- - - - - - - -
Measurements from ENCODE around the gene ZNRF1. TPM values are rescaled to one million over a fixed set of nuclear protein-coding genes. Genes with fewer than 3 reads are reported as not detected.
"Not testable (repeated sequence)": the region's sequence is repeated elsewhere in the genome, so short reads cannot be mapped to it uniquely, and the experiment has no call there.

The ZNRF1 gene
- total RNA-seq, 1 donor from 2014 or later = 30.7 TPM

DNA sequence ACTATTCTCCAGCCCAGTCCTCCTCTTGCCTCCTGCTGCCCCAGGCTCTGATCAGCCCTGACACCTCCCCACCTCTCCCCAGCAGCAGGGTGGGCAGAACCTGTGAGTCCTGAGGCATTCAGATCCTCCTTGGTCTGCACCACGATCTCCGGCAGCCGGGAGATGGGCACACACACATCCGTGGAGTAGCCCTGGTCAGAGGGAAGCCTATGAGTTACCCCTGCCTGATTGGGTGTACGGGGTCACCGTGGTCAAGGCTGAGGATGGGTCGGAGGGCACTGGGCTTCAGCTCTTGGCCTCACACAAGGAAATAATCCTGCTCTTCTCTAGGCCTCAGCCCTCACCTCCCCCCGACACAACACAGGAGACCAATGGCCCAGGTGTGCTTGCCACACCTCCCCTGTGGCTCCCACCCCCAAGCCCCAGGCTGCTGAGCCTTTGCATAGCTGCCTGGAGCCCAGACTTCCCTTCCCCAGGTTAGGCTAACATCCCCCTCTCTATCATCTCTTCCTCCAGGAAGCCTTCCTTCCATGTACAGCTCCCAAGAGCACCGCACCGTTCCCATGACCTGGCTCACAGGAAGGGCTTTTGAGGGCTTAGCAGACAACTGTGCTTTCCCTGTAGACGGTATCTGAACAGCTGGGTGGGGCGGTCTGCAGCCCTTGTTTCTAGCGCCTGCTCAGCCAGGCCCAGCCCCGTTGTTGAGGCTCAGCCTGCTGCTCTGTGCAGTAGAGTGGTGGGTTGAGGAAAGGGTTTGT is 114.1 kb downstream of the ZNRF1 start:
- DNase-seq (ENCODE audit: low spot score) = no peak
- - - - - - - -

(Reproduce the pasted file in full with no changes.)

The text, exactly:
Measurements from ENCODE around the gene ZNRF1. TPM values are rescaled to one million over a fixed set of nuclear protein-coding genes. Genes with fewer than 3 reads are reported as not detected.
"Not testable (repeated sequence)": the region's sequence is repeated elsewhere in the genome, so short reads cannot be mapped to it uniquely, and the experiment has no call there.

The ZNRF1 gene
- total RNA-seq, 1 donor from 2014 or later = 30.7 TPM

DNA sequence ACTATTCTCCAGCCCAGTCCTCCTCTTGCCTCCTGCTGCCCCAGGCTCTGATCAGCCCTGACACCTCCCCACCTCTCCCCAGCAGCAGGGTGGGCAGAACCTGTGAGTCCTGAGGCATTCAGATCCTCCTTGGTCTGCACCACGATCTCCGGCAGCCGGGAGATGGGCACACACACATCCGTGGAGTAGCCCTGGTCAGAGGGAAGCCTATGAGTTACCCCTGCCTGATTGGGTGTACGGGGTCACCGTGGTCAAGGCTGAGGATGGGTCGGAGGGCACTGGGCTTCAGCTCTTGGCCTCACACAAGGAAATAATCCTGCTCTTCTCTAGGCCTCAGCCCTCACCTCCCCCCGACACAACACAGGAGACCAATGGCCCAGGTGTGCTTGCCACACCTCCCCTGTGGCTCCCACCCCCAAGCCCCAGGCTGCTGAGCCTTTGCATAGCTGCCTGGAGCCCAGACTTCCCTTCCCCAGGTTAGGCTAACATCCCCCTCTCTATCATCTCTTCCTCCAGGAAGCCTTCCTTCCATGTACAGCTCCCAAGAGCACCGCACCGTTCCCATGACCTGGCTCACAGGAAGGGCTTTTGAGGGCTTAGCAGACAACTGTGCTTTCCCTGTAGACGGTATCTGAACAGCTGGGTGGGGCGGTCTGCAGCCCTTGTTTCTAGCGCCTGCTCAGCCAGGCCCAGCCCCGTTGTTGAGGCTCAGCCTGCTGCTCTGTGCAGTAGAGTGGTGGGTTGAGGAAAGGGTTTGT is 114.1 kb downstream of the ZNRF1 start:
- DNase-seq (ENCODE audit: low spot score) = no peak